"Paris, Amsterdam, Aus, Edinburgh"

Posted by Jon Bullen on 2001-04-28
Estimated Reading Time 11 Minutes
Words 1.8k In Total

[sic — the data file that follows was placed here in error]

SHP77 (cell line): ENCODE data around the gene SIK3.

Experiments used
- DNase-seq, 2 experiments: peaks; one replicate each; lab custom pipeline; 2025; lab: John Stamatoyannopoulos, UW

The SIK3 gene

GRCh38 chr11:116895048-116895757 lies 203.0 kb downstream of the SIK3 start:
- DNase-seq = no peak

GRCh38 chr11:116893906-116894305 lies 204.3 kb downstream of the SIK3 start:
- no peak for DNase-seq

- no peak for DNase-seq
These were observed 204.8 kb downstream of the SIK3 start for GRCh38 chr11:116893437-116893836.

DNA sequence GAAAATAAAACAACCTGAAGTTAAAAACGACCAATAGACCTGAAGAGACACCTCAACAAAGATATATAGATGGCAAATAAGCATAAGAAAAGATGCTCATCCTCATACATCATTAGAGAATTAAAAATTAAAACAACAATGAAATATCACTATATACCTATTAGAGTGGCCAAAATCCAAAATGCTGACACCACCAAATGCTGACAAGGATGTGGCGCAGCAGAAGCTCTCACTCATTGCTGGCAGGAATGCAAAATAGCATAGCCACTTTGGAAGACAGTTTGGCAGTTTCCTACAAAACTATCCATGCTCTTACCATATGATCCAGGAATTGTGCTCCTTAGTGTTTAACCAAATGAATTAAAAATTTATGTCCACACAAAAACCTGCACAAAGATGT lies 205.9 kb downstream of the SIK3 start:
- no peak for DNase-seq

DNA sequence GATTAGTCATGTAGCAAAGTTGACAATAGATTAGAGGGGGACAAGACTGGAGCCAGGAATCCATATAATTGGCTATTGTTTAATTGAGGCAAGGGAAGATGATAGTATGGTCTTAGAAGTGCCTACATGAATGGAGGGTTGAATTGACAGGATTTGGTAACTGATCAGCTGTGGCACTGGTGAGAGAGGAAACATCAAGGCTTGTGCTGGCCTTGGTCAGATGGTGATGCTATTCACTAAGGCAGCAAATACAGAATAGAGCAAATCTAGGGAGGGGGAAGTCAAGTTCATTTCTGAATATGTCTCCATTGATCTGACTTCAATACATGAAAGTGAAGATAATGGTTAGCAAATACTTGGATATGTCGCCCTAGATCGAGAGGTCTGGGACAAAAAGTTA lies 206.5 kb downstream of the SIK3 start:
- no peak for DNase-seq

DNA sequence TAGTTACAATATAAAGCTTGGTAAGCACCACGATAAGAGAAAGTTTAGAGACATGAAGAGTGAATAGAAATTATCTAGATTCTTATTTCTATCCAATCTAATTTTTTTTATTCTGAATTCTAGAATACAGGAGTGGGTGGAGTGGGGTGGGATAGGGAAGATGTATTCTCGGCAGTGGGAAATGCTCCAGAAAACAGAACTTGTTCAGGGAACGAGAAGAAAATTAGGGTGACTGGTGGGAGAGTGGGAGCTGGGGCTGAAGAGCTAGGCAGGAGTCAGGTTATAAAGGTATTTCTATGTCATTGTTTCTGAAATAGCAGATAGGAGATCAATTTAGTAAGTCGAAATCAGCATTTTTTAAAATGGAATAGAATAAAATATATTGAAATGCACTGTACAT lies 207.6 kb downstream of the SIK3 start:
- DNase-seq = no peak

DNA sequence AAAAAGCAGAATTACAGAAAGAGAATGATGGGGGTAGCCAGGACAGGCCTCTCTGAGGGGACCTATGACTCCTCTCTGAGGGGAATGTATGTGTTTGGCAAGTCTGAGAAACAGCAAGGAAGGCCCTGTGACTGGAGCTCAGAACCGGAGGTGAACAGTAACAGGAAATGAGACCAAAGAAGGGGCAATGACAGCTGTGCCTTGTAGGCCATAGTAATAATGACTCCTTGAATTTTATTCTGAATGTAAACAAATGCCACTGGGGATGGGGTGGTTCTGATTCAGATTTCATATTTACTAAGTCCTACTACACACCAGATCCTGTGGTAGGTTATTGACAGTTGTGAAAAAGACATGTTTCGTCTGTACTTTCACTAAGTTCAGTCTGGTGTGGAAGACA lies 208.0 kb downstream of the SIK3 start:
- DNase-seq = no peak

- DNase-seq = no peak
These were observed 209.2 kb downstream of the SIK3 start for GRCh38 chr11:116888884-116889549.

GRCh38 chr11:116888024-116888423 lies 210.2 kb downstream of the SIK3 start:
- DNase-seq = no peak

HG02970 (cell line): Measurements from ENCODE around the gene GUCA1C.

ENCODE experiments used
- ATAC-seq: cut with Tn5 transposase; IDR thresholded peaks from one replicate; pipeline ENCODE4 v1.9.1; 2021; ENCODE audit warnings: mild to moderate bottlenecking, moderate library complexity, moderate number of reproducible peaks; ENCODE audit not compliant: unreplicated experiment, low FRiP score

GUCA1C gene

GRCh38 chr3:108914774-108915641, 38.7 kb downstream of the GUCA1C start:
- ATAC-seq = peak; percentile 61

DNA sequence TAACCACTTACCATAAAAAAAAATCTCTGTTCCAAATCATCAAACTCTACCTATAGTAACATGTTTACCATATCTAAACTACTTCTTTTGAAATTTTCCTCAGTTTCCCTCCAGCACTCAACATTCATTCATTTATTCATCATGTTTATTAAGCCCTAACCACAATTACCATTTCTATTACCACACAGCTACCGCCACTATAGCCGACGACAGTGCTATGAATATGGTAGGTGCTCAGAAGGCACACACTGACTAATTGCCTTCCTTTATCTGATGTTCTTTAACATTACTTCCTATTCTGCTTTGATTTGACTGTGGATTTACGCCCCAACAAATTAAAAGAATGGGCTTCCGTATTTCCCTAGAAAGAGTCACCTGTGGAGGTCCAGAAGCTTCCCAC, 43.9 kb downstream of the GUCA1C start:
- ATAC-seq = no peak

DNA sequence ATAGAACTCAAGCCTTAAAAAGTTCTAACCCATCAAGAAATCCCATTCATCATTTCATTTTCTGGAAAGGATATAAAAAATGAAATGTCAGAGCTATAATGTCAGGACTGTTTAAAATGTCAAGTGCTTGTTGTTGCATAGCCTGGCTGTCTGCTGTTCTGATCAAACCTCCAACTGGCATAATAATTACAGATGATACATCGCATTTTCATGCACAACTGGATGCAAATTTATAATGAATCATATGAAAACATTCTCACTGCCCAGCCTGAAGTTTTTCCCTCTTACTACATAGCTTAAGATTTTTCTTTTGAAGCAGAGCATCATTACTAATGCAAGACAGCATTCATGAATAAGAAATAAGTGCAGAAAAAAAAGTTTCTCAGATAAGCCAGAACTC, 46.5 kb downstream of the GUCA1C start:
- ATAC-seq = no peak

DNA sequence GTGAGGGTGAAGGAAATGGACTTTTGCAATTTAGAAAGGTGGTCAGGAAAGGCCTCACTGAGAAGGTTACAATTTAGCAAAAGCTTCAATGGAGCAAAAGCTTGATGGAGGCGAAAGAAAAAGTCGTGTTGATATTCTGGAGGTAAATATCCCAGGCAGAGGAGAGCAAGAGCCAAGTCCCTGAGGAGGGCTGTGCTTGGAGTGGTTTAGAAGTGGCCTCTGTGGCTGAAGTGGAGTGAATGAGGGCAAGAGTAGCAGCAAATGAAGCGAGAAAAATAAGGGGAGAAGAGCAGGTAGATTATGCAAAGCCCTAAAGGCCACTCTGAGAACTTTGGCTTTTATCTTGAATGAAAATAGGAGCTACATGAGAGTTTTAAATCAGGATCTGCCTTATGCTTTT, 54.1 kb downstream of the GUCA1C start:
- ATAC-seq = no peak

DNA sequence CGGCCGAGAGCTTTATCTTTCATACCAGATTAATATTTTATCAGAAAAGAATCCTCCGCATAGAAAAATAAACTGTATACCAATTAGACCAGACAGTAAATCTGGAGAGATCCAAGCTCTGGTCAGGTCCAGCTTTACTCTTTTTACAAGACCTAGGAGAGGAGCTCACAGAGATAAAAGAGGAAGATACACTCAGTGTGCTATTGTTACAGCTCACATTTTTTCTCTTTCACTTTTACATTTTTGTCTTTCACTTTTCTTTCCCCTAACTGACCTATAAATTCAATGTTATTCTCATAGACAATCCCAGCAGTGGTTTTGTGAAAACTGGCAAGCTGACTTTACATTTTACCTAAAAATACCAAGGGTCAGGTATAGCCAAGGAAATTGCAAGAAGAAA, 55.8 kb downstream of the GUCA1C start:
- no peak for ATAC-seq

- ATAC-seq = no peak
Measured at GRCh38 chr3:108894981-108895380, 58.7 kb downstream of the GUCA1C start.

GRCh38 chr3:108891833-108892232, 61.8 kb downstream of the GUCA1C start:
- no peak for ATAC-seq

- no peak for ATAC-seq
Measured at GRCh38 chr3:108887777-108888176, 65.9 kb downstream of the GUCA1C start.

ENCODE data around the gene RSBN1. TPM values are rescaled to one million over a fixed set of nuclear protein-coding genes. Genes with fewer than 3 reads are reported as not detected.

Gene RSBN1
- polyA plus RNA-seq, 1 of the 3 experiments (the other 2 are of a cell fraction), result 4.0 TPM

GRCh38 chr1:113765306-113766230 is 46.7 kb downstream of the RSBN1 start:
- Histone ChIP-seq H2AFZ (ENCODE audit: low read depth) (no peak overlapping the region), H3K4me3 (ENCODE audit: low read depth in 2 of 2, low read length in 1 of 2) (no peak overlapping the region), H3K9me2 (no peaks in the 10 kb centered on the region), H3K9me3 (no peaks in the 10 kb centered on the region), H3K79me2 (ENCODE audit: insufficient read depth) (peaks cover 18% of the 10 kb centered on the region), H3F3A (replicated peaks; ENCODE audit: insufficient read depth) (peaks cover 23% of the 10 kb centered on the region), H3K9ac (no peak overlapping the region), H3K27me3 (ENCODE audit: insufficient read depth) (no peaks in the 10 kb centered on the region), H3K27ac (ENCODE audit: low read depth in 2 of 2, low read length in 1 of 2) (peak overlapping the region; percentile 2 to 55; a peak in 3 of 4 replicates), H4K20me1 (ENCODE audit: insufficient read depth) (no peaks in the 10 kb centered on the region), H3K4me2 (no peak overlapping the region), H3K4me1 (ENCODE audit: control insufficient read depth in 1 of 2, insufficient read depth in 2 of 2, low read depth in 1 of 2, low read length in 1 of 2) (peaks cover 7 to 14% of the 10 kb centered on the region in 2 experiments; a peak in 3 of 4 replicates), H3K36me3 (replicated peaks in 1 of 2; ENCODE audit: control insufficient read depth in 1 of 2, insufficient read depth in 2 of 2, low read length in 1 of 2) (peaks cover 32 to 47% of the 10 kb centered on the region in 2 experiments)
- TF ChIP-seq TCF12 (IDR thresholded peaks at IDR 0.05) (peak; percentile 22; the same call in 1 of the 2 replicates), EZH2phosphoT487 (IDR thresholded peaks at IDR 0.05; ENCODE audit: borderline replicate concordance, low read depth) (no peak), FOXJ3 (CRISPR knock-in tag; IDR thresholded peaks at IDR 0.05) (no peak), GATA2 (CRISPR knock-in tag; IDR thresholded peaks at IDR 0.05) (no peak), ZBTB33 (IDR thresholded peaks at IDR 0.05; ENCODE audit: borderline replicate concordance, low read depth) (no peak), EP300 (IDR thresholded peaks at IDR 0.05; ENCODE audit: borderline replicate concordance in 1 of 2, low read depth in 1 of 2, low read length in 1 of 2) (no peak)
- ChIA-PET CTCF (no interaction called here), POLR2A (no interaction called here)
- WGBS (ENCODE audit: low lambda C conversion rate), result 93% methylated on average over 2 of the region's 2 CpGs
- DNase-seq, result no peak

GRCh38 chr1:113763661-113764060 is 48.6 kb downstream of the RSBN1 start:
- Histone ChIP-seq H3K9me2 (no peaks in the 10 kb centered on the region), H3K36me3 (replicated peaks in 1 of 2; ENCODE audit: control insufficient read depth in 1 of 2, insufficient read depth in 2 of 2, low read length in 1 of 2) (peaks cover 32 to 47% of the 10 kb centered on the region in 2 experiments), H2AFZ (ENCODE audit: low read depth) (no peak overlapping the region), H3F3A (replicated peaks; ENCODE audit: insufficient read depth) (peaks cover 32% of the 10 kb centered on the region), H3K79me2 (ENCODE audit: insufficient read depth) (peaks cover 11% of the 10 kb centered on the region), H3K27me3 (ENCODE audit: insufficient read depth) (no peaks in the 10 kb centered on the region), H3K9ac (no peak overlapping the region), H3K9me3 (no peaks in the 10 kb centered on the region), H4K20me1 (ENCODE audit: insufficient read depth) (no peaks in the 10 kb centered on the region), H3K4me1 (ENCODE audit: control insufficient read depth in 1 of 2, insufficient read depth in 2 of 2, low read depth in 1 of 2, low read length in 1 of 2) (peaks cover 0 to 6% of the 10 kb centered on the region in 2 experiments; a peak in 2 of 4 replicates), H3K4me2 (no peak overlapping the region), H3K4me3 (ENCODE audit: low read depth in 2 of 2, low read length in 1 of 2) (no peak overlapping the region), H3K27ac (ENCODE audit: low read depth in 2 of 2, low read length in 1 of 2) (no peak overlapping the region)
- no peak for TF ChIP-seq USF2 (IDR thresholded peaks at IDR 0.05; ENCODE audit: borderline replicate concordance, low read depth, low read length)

“Hi everyone I have had some complaints about our lack of contact, so I am going to attempt to cover all that we have done in the last few months in this one email. We haven’t done much in London, so I guess I’ll focus on the trips that we have been doing around the place. Our first trip (since the last email) was a weekender to Paris. Peter Laidler, a friend of Jon’s from school has been living in Ireland and had come to London on his way to Amsterdam on a holiday. He said that he would be in Paris for the weekend, so we decided that we would not be able to contain our jealousy, so invited ourselves along. We also ran it past 4 of our Aussie friends here in London and the idea attracted an overwhelming response, everyone wanted to come. So we booked our Eurostar (train) tickets and were due to leave the following Friday night. Most of us had to leave work a little early to get to the station on time, except one of us, Emma, not well known for being on time. When she was phoned a 6pm, the time that we were all supposed to meet she was still at work, not realising the time. That was only the beginning of the comedy of errors, she bought the wrong ticket, was asked by the inspector to pay the difference, realising she had no money on her had to queue in the Friday night cash machine line, then queue again to pay the extra for her ticket. She arrived about some time later puffing, with only 2 mins to spare until boarding time! We took our seats in the train, and the journey was quite pleasant, except for the fact that the foot-and-mouth outbreak basically prevented the food car from selling anything at all, especially if it contained meat! We arrived at about 11.30pm and stood in the Taxi line for ages and finally got a taxi to our hostel. The hostel was ok except for the archetypally rude and inflexible French man who was on the desk. After waking up Pete who was already in the hostel, we checked out our rooms which had carpeted walls and a rather open plan bathroom arrangement, ie: a shower in the corner of the room (luckily it had a shower curtain). We woke up in the night to the sound of a group of adolescent French school children who though that 4.00am would be a good time to run loudly down the corridor. Little did we know that that would not be the last of them . . . After a breakfast of baguettes we went out to discover gay Paris. Our first stop was a river cruise along the Seine. It was rather pleasant, although cold, and we had a good view of many of Paris’s landmarks including the Eiffel Tower, Notre Dame and lots of apparently famous bridges. After lunch we hit the shops, although with Prices higher than London we didn’t buy much. We then walked to the Eiffel Tower to climb it (well, catch the lift really) in time for sunset. The sunset was somewhat wet, but we had a pretty good view of the city. The group had at some point in the day gained an extra person, as some of the group had met Jackie, a kiwi, on a tour bus. This proved the camaraderie between the Southern Hemisphere countries, and she joined us for the rest of the evening. We then set out to find a French restaurant; we were looking for frog’s legs and snails, but had to settle for crepes. We weren’t disappointed though, the food and service was excellent and we left suitable full, and perhaps a little drunk as well. While Jon and I helped Jackie find a cab the others headed back to the hostel. They wanted revenge on the French school children, so went to their rooms and were a little louder than usual. The French man on the desk took it out on me and Jon, saying that there were some poor tired school children in the hostel who were sleeping (little darlings). Again we were woken up several times in the night by them until Jon put his head out the door and gave them the serving they deserved, which sounded even more vicious considering someone was yelling at them in a foreign language! After another baguette breakfast and yet another run-in with a different French guy on the desk, Jon and I set off alone to check out Paris. We caught one of the open-top tour buses (not a good idea to sit upstairs in winter) and we spent most of the day hopping on and off the bus, always sitting upstairs in a quest for better views. We saw the overrated shopping strip of the Champs-Élysées, the square where Marie-Antoinette lost her head, the Notre Dame cathedral etc. Paris is a nice town, with many more historical monuments than you would expect (there is more than just the Eiffel Tower and Notre Dame), and I believe with the beautiful river and the street stalls would be better enjoyed in summer. It was indeed very cold, and you should keep away from the French people! We made it back to the train at the end of the day where we met the others and headed back to London. When we arrived the tube line to our house was closed off, and we joked that it must be another bomb, but it wasn’t until the next morning that we heard that the IRA had bombed the BBC building, in the same suburb as our house! Our next trip, 2 weeks later was to Amsterdam. Jon and two guys he works with were sent on a work junket on the Thursday and Friday, so of course I met them on Friday night and we all stayed for the weekend. Jon’s boss’s girlfriend, Marion, was also there. Amsterdam for me is up there with Munich and Berlin in the favourite city stakes. It does have a little less history (well we didn’t see much evidence of it anyway) than Germany, especially Berlin, but it has a similar laid back atmosphere. The city is built on a swamp, so has lots of canals, similar to Venice. Because the land that the city is built on is so soggy most of the buildings sport a noticeable lean, which makes it look quite comical! The city has over 1 million bikes, which is a lot considering the population is only 700,000, and they are chained to every single solid structure in the city. Most of them are old and rusty to prevent them from being attractive to thieves. Most people ride to work and everywhere else for that matter, so the traffic in the city is minimal. We did attempt to go to Amsterdam’s favourite tourist attraction, Anne Frank’s house (for those of you who don’t know Anne Frank was a Jewish girl who wrote a diary about living in a hidden room in someone’s house to prevent being herded off to a concentration camp) but because of the lack of other things to do in Amsterdam the line was way too long to face. So instead we went on a canal cruise, and just ate and drunk for the rest of the time. It was a very relaxing weekend and we had a very good time with Marion and the guys from Jon’s work, and we intend to do some other trips with them soon. The following weekend we went back to Australia for Jen and Marty’s wedding. I won’t go into the details of Australia, because you all live there and it might be rather dull. But we had a great time and were glad to catch up with everyone, but next time we hope to do a slightly longer trip! The wedding was also perfect and we had a great time (although for some reason we didn’t feel so well the next day!) After we got back we were both grounded with food poisoning, which we got simultaneously, and it wasn’t too pleasant. After thinking that we were both going to die in our flat in London and that nobody would find us for weeks, we pulled through and are both ok. After being back to work for only 5 days it was Easter, so time to go away again. We wanted to go somewhere hot, like the beach in Spain, but every other person in England had the same idea, so every flight under £600 was booked out. We went to Edinburgh instead, which wasn’t quite as warm, but it certainly has character. The first thing you notice is that the people are actually pleasant, and although they have funny accents and many of the guys wear skirts. Actually it is only the ones with bag pipes that wear skirts, and they are present on every street corner within coo-ee of a tourist. The second thing you notice is the amount of shops which sell tartan, kilts and other Scottish wool products. Once you get past that though, the city is very cool. Much of the 14th Century buildings have been preserved, and the castle which is at the centre of the town is very cool, although you begin to get a little bored of castles after a while in Scotland. We saw almost all there is to see in Edinburgh, the old town, the Grassmarket (basically a street full of pubs, we saw a lot of it), the new town, the castle, the palace, a few museums. We even went on a evening ghost-hunting tour on Friday 13th. The tour goes underground to some recently discovered 14th Century buildings in which poor families used to live in one underground room. Of course there were no ghosts, just a few stalactites hanging from the ceiling. We also went on a tour out to the highland and Loch Lomond. We saw about another 10 castles, had a rather uneventful cruise of Loch Lomond, and heard some rather interesting stories about Scottish legends such as Rob Roy of recent movie fame. It was a very good day, although we were a little disappointed that we didn’t see more of the highlands. So that’s about it for this chapter in the Jane and Jon travel saga. Stay tuned for future episodes that will include Bordeaux wine tasting and camping in Devon. That’s all folks.”